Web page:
Why voting in Florida primary matters
Some local races open to all voters will be decided in August
JACKSONVILLE, Fla. – If you're not moved to vote for one of the statewide candidates who seem to bash each other in TV commercials every night, and especially if you can't vote for one of them because you're not registered with one of the major parties, you might be tempted to skip voting in the Florida primary.
Even independent voters will see multiple races on their ballot, and in some cases, those who vote in August will choose who is elected to office. This includes county and circuit court judges who, once elected, rarely face opposition again.
In Duval County, there's a county-wide special election for tax collector, plus three school board races that are nonpartisan. There's also a Florida House race that will appear on the primary ballot of all voters who live in the North and Northwest Jacksonville district because there's no opponent in November.
There are school board and other races in most Northeast Florida counties that are nonpartisan. All the local races on the Columbia County ballot are nonpartisan and will appear on the primary ballot, as are city races in St. Augustine, St. Augustine Beach, Palatka and Palm Coast.
Want a say in tax increases?
All voters in Clay County will be asked about a higher property tax for schools and Columbia County voters will be asked whether to raise the sales tax to pay for road projects. These questions are only on the primary ballot, so those who wait until November won't get to weigh in.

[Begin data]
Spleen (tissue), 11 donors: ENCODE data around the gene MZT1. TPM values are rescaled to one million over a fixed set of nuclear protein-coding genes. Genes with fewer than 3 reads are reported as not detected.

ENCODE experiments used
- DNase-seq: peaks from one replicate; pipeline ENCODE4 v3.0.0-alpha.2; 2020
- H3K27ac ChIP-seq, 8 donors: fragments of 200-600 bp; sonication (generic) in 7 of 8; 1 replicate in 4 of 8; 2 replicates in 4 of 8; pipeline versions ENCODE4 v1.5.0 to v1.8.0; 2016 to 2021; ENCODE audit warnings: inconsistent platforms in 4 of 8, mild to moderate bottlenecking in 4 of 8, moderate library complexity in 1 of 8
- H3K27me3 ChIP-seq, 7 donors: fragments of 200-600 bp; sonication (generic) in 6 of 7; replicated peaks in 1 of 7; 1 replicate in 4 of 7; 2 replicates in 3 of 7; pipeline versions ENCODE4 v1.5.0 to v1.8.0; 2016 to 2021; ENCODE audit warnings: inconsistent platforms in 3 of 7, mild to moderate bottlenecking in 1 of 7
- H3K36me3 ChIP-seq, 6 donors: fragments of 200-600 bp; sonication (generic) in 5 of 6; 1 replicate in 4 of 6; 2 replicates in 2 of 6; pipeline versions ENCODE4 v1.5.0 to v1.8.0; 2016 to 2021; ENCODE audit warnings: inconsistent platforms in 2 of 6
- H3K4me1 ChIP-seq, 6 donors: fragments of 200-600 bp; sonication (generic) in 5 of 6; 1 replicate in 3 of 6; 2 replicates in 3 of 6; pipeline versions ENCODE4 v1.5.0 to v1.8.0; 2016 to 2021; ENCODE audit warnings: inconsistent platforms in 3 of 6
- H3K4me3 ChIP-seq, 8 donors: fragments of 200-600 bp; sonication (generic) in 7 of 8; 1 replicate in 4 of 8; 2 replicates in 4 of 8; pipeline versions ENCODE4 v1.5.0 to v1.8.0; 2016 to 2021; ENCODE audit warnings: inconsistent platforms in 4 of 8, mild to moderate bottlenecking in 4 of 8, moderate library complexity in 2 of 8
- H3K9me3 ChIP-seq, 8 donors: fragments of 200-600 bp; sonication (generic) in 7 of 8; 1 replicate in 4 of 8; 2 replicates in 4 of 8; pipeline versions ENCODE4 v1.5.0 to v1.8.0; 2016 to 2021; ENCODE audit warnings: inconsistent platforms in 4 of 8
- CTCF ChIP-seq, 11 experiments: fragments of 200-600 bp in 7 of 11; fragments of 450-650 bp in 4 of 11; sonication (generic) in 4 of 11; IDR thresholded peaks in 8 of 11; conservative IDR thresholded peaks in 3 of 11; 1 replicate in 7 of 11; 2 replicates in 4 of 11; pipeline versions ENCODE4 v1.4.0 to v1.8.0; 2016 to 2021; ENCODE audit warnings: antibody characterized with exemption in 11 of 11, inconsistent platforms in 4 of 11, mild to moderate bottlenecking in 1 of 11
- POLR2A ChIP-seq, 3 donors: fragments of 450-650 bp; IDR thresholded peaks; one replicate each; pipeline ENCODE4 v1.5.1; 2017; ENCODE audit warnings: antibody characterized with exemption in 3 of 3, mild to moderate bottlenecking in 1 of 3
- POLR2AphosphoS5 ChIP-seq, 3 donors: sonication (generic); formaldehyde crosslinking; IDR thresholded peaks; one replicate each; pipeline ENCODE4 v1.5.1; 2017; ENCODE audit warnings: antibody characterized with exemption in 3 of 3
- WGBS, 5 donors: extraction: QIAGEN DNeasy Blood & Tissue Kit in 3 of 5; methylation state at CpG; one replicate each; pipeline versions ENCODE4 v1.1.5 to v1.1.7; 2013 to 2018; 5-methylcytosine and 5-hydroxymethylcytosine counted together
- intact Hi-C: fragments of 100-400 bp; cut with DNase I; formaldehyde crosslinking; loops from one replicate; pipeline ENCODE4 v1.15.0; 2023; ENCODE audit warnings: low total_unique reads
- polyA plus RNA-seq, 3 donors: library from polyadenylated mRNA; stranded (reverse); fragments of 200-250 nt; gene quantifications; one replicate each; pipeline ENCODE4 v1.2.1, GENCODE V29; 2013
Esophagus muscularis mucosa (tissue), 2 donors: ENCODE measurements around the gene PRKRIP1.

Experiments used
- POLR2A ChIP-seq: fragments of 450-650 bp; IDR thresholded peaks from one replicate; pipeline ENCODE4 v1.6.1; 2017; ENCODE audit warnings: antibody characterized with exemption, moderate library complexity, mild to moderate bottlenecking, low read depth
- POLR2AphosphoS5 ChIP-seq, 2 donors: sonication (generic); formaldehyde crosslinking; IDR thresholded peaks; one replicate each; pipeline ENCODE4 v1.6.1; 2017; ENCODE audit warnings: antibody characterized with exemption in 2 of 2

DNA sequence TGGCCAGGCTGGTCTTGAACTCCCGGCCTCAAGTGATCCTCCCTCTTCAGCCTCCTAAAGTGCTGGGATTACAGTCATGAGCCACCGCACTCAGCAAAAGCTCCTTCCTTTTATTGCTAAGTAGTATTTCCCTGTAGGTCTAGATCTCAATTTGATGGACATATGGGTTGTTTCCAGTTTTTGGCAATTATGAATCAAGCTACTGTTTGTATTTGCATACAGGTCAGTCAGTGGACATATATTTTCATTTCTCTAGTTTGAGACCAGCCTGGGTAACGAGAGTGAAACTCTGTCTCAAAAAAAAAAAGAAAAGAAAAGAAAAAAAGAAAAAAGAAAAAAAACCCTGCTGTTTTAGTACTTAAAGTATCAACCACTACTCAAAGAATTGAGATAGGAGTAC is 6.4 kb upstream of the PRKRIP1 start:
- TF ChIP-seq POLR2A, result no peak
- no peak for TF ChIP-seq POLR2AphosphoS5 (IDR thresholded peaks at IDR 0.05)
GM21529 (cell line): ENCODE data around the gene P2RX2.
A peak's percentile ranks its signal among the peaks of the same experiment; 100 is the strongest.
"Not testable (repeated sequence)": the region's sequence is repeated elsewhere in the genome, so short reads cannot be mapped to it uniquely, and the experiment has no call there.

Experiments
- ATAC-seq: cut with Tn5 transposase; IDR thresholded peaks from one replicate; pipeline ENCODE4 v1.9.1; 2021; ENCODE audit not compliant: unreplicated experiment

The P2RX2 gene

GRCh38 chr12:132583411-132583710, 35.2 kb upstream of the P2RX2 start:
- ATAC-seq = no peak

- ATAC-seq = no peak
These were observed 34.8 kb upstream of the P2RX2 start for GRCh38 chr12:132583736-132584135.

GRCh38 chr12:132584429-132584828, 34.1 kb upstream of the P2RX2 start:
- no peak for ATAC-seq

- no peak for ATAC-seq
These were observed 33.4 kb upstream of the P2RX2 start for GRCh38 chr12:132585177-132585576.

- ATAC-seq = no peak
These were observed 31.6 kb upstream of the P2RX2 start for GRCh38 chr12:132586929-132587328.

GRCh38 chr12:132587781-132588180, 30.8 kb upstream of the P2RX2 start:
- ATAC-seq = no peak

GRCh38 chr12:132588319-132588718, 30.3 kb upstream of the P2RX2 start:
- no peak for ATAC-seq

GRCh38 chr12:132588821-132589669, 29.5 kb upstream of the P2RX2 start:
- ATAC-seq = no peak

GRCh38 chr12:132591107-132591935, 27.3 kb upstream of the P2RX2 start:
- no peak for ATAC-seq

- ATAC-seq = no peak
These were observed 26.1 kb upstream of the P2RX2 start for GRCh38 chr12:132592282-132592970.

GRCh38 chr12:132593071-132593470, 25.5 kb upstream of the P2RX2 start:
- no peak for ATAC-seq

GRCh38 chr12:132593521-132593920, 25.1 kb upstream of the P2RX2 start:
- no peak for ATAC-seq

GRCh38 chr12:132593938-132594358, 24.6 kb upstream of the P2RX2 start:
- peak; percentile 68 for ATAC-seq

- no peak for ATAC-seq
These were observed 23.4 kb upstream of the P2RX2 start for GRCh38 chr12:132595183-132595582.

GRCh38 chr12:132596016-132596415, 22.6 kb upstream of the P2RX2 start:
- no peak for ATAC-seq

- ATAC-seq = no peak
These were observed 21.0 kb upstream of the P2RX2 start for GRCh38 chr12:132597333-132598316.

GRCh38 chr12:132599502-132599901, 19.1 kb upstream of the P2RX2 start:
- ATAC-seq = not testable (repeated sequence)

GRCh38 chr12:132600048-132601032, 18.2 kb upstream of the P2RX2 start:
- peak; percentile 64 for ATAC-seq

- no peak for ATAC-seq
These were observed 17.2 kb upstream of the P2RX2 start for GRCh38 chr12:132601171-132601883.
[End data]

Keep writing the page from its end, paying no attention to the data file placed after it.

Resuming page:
For partisan voters
If you are a Republican or Democrat not happy with your current lawmaker, vote now. Incumbents in the 3rd and 5th Congressional districts, Florida Senate District 4 and Florida House District 11 face challenges in their party primaries and in the November election.
The best reason to vote in primaries
It's simple math: Your primary vote carries more weight because, traditionally, fewer people vote in August.
In 2016, only 24 percent of Florida's registered voters cast a primary ballot, while 75 percent voted in the general election. So it's a smaller pool of voters and the majority still rules.
So whether it's picking which of your party candidates for governor or any other office you want to advance to November or if you want an outsized voice in who will serve in a local office, get to the polls by Aug. 28.
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